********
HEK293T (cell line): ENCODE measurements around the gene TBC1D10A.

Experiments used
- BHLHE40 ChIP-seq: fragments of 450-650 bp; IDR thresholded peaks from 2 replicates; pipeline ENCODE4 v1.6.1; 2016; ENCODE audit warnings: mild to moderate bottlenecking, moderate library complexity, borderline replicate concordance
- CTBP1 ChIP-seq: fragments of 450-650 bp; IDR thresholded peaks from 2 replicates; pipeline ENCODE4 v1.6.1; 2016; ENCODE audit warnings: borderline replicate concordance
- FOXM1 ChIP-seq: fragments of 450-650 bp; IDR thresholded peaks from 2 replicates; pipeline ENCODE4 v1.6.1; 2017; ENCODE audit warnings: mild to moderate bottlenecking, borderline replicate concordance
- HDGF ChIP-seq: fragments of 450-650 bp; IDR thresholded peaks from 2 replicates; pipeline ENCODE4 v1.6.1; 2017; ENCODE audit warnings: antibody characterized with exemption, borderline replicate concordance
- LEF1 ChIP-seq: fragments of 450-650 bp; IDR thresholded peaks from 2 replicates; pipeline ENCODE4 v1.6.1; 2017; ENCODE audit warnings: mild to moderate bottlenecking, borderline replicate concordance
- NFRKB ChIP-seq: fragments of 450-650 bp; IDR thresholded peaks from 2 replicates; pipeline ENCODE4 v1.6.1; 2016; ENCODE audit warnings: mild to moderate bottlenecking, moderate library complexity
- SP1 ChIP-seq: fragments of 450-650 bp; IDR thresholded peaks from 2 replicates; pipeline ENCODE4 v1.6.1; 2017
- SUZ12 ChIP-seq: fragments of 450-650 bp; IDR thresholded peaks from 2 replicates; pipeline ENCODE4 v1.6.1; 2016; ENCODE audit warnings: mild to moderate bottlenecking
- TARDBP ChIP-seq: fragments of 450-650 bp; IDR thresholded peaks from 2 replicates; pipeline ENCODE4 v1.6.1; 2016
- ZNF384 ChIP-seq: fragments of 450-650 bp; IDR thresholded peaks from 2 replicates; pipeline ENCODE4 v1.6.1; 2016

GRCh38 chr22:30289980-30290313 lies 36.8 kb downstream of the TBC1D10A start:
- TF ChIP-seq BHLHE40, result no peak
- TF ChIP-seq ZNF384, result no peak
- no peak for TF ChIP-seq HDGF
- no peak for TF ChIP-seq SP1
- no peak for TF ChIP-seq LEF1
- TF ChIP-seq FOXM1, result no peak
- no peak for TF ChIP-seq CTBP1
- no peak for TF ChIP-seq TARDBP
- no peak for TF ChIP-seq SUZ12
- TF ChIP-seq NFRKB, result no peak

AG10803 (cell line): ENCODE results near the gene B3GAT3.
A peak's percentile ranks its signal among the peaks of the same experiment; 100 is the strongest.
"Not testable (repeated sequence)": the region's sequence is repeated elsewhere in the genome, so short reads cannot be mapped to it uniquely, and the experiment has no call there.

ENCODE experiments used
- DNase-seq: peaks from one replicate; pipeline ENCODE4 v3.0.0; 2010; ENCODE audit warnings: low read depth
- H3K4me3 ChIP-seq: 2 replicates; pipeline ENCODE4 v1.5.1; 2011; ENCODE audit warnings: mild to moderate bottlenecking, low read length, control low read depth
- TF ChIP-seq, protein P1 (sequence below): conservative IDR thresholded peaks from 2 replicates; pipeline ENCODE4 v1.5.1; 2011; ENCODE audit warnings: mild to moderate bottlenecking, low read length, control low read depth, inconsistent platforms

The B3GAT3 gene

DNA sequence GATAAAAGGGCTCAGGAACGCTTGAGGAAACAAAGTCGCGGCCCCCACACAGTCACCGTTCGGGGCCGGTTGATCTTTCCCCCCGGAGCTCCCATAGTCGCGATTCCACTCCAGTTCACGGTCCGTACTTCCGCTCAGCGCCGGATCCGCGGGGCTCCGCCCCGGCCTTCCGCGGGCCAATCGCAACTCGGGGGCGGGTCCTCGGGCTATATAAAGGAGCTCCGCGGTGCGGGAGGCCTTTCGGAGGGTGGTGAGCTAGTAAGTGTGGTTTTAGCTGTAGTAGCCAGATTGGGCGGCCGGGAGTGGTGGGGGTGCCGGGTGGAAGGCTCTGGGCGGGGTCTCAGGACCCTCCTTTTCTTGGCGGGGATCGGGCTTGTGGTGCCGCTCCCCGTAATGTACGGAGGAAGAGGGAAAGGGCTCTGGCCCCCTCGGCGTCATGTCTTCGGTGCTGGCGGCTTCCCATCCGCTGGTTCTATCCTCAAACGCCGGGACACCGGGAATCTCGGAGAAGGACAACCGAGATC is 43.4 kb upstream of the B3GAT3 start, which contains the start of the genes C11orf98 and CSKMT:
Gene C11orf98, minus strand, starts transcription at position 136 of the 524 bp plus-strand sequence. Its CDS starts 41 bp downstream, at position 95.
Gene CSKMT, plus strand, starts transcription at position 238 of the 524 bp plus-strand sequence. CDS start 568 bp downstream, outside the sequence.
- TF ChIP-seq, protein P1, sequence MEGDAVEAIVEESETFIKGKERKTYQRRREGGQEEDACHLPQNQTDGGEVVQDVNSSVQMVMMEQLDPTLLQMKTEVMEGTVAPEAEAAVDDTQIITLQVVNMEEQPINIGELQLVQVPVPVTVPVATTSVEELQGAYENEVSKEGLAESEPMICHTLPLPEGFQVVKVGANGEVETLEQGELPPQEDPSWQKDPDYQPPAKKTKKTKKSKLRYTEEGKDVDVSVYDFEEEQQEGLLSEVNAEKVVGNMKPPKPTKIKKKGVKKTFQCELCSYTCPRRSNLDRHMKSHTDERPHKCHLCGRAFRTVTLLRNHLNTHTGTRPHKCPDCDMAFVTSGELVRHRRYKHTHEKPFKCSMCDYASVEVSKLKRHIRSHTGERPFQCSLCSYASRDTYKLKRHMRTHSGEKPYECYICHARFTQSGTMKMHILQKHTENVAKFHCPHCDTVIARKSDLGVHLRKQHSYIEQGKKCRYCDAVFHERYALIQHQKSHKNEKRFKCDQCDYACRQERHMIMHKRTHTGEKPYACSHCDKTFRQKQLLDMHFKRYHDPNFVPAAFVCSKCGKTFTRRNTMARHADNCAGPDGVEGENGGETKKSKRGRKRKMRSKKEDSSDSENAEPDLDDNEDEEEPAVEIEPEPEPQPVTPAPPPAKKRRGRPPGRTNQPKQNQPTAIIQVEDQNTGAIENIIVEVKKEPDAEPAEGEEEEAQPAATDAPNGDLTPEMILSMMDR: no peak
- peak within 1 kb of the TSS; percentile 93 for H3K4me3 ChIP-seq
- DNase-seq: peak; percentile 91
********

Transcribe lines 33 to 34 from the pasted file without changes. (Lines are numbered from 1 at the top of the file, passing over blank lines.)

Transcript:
Gene C11orf98, minus strand, starts transcription at position 136 of the 524 bp plus-strand sequence. Its CDS starts 41 bp downstream, at position 95.
Gene CSKMT, plus strand, starts transcription at position 238 of the 524 bp plus-strand sequence. CDS start 568 bp downstream, outside the sequence.